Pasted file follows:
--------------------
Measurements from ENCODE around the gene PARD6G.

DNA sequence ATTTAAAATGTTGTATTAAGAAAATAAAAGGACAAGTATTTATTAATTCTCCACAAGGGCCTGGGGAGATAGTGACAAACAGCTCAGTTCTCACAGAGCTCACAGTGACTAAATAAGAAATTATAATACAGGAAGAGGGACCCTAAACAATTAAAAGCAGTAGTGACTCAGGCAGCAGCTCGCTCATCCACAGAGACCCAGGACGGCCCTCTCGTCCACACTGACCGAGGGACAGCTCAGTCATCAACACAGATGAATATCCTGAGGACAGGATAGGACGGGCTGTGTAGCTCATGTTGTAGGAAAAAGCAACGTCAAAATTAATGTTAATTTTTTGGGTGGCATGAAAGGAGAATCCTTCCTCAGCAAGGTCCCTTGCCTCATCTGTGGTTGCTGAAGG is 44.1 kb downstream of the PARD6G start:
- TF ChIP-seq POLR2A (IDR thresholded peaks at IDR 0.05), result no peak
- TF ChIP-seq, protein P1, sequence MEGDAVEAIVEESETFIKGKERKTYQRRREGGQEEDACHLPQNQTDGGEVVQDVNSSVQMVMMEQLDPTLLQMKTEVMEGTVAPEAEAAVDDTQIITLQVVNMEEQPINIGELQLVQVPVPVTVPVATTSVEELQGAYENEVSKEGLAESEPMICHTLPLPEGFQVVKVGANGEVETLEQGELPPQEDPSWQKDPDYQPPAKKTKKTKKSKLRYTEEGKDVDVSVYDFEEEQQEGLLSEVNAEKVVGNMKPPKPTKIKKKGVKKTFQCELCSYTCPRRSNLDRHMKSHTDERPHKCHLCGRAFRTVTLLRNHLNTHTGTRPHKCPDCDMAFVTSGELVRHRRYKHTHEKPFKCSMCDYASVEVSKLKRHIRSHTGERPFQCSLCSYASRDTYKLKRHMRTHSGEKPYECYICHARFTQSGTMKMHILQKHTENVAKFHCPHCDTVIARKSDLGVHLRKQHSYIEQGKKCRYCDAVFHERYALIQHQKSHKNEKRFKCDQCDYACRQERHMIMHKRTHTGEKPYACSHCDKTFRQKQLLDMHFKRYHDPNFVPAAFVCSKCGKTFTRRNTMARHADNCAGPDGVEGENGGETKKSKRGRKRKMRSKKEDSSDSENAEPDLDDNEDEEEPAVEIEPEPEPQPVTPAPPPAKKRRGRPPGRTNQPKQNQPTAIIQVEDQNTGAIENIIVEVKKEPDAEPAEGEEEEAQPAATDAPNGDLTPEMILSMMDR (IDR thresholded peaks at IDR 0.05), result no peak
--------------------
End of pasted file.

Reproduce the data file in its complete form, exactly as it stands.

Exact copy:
Measurements from ENCODE around the gene PARD6G.

DNA sequence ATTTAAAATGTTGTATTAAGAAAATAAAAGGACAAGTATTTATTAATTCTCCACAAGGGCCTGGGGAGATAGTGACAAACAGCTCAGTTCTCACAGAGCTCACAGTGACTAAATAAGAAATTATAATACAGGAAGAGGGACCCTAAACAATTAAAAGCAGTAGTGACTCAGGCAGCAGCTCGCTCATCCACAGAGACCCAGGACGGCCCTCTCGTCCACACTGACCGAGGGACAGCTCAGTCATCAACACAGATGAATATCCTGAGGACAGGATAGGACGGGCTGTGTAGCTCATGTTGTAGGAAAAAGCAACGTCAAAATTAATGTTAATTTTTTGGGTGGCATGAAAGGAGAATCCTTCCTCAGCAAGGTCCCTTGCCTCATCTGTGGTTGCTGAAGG is 44.1 kb downstream of the PARD6G start:
- TF ChIP-seq POLR2A (IDR thresholded peaks at IDR 0.05), result no peak
- TF ChIP-seq, protein P1, sequence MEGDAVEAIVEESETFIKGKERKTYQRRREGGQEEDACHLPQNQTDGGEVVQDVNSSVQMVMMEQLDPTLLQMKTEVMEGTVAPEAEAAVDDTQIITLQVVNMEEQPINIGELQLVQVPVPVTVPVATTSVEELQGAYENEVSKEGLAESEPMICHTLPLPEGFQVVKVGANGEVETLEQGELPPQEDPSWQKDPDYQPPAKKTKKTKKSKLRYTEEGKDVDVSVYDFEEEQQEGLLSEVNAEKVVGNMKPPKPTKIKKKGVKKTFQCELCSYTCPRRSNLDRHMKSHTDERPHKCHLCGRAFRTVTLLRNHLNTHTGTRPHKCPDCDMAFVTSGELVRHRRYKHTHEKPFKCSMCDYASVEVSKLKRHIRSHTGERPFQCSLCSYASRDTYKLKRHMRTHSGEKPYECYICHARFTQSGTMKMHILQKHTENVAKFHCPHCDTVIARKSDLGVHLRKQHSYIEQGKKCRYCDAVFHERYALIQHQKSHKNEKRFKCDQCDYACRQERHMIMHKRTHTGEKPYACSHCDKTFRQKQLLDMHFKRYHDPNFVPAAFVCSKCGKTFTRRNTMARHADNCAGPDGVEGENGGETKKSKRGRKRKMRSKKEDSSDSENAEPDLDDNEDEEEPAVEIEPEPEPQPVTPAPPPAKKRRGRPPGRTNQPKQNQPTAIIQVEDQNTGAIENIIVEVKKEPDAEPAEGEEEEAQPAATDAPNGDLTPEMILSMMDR (IDR thresholded peaks at IDR 0.05), result no peak